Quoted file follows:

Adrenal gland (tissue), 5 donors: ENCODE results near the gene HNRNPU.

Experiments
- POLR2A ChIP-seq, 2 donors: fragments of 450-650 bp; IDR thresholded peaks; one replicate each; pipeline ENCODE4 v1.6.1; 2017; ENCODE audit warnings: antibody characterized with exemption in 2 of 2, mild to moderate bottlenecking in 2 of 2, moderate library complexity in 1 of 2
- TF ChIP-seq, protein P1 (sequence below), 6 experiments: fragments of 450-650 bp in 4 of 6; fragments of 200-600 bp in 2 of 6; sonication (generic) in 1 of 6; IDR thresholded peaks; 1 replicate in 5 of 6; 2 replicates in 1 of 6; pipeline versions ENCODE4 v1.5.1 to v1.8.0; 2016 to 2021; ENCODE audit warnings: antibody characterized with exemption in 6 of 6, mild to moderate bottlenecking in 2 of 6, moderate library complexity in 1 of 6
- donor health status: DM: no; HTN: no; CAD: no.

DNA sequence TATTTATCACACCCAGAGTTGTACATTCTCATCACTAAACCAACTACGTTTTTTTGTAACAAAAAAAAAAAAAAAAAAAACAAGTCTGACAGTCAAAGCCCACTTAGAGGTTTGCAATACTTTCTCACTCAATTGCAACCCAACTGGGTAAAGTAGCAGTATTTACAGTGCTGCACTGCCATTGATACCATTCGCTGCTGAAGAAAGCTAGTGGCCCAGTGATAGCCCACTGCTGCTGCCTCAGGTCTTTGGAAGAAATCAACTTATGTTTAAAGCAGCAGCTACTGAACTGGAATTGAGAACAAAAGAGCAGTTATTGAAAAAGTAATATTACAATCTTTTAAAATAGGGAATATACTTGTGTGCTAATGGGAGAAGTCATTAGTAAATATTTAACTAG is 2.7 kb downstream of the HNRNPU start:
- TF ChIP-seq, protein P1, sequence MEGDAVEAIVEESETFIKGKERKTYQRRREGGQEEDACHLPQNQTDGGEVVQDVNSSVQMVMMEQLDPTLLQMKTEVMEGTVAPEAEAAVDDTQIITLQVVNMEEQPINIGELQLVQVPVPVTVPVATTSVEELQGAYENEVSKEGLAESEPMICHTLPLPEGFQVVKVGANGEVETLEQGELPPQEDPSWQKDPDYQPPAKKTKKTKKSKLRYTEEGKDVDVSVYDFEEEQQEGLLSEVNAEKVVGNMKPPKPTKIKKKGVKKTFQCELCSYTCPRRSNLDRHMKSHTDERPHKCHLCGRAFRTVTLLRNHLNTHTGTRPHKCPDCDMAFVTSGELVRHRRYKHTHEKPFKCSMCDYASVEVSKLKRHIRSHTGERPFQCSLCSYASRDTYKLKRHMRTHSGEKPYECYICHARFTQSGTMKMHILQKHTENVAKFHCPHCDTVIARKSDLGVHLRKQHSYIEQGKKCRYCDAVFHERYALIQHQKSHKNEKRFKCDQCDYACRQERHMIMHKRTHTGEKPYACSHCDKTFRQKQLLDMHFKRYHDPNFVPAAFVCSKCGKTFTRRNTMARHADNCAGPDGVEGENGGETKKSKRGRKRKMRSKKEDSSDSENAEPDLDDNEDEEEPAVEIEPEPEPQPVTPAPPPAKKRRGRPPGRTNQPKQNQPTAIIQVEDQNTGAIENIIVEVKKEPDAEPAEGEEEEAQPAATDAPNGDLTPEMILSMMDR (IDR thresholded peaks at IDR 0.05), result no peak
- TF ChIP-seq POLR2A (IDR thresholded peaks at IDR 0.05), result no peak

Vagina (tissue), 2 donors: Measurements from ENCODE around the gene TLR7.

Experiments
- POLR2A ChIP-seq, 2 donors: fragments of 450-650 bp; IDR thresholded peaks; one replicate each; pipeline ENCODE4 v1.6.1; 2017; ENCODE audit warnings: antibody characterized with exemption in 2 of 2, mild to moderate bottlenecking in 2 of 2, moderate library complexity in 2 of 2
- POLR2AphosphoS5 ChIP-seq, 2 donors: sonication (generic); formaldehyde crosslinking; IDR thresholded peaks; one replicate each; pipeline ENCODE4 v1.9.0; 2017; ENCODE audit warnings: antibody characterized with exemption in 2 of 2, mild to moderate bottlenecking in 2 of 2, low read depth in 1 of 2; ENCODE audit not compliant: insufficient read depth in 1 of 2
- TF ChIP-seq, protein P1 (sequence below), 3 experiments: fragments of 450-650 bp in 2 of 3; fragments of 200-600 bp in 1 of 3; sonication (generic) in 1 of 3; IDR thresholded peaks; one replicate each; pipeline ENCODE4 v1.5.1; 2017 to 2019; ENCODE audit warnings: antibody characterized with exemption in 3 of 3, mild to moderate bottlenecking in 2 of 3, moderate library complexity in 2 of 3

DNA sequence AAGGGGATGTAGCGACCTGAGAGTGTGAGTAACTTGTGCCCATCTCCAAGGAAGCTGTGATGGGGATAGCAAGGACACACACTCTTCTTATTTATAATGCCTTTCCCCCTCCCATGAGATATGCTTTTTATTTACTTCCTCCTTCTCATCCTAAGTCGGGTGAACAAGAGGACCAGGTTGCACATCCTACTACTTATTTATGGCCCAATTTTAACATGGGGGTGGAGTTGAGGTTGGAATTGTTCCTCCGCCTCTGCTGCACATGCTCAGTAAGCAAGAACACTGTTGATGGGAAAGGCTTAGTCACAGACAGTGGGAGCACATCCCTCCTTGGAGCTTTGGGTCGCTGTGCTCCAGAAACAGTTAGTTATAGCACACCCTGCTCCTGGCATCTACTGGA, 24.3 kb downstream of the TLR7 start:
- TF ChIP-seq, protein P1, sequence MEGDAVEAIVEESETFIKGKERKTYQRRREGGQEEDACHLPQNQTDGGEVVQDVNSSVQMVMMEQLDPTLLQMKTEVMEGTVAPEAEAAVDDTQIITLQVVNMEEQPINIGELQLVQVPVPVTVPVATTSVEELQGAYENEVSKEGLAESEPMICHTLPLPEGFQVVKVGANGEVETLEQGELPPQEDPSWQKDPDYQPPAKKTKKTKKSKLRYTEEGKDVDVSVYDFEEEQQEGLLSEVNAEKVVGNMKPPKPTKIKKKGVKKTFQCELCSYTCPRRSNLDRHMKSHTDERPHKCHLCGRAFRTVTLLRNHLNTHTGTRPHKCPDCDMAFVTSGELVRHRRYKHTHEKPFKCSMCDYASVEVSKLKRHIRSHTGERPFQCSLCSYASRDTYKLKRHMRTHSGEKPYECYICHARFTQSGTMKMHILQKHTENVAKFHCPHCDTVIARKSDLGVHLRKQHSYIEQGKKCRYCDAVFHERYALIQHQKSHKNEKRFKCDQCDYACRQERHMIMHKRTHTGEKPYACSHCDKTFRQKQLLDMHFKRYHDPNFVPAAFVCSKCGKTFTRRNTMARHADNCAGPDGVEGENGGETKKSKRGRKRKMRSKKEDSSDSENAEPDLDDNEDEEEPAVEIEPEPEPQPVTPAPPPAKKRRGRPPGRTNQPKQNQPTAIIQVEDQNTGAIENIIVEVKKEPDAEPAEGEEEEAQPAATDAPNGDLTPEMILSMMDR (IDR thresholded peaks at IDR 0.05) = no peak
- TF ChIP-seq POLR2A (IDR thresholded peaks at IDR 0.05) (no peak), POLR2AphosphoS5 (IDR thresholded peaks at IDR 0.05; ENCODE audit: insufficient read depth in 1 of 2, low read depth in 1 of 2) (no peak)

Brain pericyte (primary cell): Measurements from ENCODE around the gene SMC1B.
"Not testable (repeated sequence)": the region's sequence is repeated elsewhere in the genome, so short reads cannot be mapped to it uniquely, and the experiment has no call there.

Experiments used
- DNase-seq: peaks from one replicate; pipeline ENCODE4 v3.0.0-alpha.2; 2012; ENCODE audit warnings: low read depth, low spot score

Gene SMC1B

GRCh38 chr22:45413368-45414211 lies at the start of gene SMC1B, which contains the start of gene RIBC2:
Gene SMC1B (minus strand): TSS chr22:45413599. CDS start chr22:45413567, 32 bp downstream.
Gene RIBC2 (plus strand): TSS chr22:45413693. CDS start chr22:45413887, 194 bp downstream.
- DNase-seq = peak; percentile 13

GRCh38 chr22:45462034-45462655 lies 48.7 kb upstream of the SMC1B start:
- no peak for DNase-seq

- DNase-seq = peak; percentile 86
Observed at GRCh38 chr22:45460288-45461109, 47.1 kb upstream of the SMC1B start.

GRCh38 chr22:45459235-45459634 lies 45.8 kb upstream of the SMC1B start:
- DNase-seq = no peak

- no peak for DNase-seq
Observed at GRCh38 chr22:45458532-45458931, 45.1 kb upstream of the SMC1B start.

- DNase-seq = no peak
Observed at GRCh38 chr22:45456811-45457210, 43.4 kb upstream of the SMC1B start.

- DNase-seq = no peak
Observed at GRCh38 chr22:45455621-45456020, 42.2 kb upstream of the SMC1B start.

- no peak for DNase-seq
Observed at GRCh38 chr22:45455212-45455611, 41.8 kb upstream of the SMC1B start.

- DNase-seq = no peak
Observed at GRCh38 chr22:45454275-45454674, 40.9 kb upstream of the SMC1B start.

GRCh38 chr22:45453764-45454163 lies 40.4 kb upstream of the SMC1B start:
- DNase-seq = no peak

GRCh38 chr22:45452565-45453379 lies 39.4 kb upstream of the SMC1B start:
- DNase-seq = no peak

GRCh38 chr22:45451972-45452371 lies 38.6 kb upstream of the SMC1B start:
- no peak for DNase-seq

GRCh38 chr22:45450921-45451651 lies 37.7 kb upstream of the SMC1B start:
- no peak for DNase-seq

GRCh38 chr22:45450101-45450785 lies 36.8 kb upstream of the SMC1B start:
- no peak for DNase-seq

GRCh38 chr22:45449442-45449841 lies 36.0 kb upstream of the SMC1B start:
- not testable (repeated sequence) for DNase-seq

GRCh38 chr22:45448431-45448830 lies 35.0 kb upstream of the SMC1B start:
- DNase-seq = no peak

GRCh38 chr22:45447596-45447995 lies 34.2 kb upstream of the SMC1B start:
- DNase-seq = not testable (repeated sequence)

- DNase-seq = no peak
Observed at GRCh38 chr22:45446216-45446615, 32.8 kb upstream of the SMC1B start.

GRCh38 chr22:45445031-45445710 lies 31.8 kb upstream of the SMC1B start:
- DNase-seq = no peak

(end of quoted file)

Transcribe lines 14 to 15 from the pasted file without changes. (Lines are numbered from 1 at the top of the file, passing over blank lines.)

DNA sequence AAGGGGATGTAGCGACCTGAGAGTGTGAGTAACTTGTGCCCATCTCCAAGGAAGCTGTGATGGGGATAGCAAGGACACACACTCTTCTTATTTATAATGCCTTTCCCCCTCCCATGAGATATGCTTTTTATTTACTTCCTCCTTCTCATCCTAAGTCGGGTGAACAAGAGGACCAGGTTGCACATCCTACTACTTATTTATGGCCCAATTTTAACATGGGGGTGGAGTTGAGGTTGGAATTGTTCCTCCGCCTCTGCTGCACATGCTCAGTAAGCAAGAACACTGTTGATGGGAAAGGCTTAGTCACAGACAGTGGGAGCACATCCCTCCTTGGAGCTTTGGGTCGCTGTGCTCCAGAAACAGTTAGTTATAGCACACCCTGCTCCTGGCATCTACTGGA, 24.3 kb downstream of the TLR7 start:
- TF ChIP-seq, protein P1, sequence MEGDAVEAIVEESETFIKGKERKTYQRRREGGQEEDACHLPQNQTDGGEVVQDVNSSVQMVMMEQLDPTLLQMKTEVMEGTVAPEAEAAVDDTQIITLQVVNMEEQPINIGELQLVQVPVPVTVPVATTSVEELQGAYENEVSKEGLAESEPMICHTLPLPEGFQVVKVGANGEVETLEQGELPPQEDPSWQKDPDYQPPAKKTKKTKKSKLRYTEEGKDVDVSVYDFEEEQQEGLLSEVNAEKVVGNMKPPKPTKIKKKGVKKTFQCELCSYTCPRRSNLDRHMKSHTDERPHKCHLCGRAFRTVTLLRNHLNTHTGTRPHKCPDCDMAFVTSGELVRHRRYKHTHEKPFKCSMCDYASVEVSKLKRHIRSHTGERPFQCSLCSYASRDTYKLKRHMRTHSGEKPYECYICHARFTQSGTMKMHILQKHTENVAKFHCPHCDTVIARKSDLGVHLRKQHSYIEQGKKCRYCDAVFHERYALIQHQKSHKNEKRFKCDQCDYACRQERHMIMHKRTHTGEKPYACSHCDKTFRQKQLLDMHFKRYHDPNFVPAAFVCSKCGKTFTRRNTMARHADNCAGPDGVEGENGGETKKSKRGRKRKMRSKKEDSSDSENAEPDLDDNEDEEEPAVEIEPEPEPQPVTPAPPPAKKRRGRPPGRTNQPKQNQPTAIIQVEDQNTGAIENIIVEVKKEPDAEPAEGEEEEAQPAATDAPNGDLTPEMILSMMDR (IDR thresholded peaks at IDR 0.05) = no peak